As soon as I heard the story of how Duncan was treated in the ER - being sent home and going back days later when he was bleeding out - I started doing the multiplication in my head. Everyone in the ER when he was admitted is at risk. Everyone in the ambulance that carried him to the hospital. Everyone who rode in that ambulance with that crew or any other crew is at risk. Add to those all the people who went through the ER or the public areas of his apartment building until (if?) they fumigated with chlorine. Those family members under armed quarantine? Chances are they're dead already, they just don't know it. Deputy Monnig was there for a short time. The family was in close contact for days, before being evacuated to the luxury place they're staying. From there, the chances are harder to figure. What about people who were in contact with people who were in the ambulance? It's hard to know
It appears that this virus is transmitting faster and easier than the authorities are saying it will/should/ordinarily does. No one quite knows how they get a virus, after all, but the spread in Spain is perplexing the experts. Deputy Monnig's son said, “He was in the apartment for 30 minutes, which we were told is no chance to contact the virus”. Reports out of Spain are saying people who were around the first nurse, Teresa Romero Ramos, are now showing symptoms.
In response to my light hearted cartoon post Monday, an anonymous commenter left this (minor edits, so errors are mine):
Here is the imminent threat: Ebola or some other disease will spread. It will get to Mexico and the rest of Central America. Their health care is inadequate for the challenge and the disease will be certain death if you catch it. They will choose the only logical choice and head North where health care is exceptional and "free". As such they will be considered "refugees" and our laws are so mucked up that we will be forced to allow them in. Our once outstanding and capable healthcare system will be over run and become ineffective. Millions may die. [make that will die - SiG]Ebola burns out quickly. If you're exposed to it, you're either dead within 30 days or you're recovering from the fight of your life. Because of that, quarantine is possible. It's a shame our CDC is doing exactly what Anonymous said, and is just telling us "we got this". But in a nearly 100% incompetent administration, what would you expect?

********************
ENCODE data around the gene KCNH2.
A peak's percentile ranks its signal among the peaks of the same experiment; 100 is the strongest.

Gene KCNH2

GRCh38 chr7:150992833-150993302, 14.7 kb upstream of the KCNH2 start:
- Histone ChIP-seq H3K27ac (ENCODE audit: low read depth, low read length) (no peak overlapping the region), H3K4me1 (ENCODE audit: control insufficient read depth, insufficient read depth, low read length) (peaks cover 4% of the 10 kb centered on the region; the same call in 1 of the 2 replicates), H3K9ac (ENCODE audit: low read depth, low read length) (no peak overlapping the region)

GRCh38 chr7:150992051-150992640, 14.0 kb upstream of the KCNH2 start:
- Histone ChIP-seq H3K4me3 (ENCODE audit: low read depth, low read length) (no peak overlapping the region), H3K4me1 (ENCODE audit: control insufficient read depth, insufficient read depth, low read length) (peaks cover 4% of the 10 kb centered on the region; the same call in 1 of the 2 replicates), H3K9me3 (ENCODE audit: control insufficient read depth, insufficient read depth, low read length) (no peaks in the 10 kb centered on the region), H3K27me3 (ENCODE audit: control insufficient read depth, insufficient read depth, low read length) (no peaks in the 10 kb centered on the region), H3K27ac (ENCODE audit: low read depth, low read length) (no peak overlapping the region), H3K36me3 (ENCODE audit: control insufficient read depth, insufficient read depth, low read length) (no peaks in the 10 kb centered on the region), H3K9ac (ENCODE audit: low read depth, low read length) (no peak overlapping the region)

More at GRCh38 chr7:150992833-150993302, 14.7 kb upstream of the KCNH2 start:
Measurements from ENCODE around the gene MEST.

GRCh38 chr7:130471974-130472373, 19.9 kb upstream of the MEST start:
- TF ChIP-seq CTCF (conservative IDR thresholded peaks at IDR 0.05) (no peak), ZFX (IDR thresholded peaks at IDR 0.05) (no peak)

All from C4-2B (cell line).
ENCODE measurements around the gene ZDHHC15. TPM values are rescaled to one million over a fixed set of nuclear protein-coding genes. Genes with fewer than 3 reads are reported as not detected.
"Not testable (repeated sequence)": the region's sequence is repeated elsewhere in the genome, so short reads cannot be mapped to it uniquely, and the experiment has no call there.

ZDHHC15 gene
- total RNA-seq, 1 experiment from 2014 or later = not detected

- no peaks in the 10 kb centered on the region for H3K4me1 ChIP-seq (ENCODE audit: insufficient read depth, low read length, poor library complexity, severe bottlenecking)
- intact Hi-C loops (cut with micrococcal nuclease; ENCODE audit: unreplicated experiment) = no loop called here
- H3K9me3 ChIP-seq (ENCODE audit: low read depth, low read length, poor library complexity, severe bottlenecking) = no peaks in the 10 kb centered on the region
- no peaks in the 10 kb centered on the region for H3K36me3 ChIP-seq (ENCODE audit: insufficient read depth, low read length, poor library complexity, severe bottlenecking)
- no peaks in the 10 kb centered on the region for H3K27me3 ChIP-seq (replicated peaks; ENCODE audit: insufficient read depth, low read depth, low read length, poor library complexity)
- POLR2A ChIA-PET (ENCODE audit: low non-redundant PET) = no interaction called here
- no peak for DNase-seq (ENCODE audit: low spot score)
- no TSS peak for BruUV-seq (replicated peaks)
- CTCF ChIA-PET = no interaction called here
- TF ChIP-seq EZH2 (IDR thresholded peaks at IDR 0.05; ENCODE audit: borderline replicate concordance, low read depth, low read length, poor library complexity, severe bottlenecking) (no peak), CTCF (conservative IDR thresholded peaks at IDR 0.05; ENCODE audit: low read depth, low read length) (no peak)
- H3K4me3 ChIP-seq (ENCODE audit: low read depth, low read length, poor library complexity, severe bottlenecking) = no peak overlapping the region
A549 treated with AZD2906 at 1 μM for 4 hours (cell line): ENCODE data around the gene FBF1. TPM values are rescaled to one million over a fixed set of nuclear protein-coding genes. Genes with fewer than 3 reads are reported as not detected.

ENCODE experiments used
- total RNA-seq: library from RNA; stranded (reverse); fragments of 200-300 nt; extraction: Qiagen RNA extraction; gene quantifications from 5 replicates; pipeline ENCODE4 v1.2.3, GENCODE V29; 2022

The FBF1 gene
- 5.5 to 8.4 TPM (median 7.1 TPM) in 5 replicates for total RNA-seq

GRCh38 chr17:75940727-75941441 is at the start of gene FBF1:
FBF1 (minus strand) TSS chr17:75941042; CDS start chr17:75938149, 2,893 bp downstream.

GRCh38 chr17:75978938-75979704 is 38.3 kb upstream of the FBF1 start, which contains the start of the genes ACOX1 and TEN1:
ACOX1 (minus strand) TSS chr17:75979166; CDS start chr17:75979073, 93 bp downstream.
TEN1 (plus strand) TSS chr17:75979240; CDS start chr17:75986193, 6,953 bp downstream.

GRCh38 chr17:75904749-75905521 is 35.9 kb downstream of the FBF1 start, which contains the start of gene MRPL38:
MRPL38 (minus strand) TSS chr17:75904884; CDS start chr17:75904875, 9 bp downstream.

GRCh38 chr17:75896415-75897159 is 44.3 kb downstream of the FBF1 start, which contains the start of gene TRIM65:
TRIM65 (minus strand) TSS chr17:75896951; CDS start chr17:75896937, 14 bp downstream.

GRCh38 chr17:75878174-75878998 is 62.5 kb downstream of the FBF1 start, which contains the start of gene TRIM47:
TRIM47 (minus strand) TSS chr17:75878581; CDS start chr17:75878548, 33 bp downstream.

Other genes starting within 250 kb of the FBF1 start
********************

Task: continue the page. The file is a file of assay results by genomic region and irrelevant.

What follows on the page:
A few months ago this would seem unlikely. Today it is more likely then not. Consider how our government choose to respond to Ebola and people coming here from West Africa. The system doesn't work. They will only take the correct steps to save Americans AFTER a lot of Americans die and after the disease is established here. They tell you "we got this". Our health care system is second to none. But think about it. How many health care workers does it take to manage one Ebola patient 24 hours a day 7 days a week? That number is 108. How many total beds in the entire U.S. are their for level 4 quarantine patients? less then 30. It will take less then 30 Ebola patients to overwhelm our system. After that you will be sent home and your friends and family must care for you. Then everyone who touches you or anything contaminated by you becomes sick. The progression is exponential. Does it sound unbelievable to you? Fair enough that is the nature of human nature. On Sept 10 2001 flying passenger jets into the WTC sounded unbelievable too. Sadly by the time you and the CDC and the president "believe" it then it will be too late and we will be subject to the reality of a fast spreading disease. Will it happen this time with Ebola? I don't know but it could and if we get lucky and it doesn't, what next?
Dr. Gil Mobley did a one man demonstration at Atlanta Hartsfield Airport last week.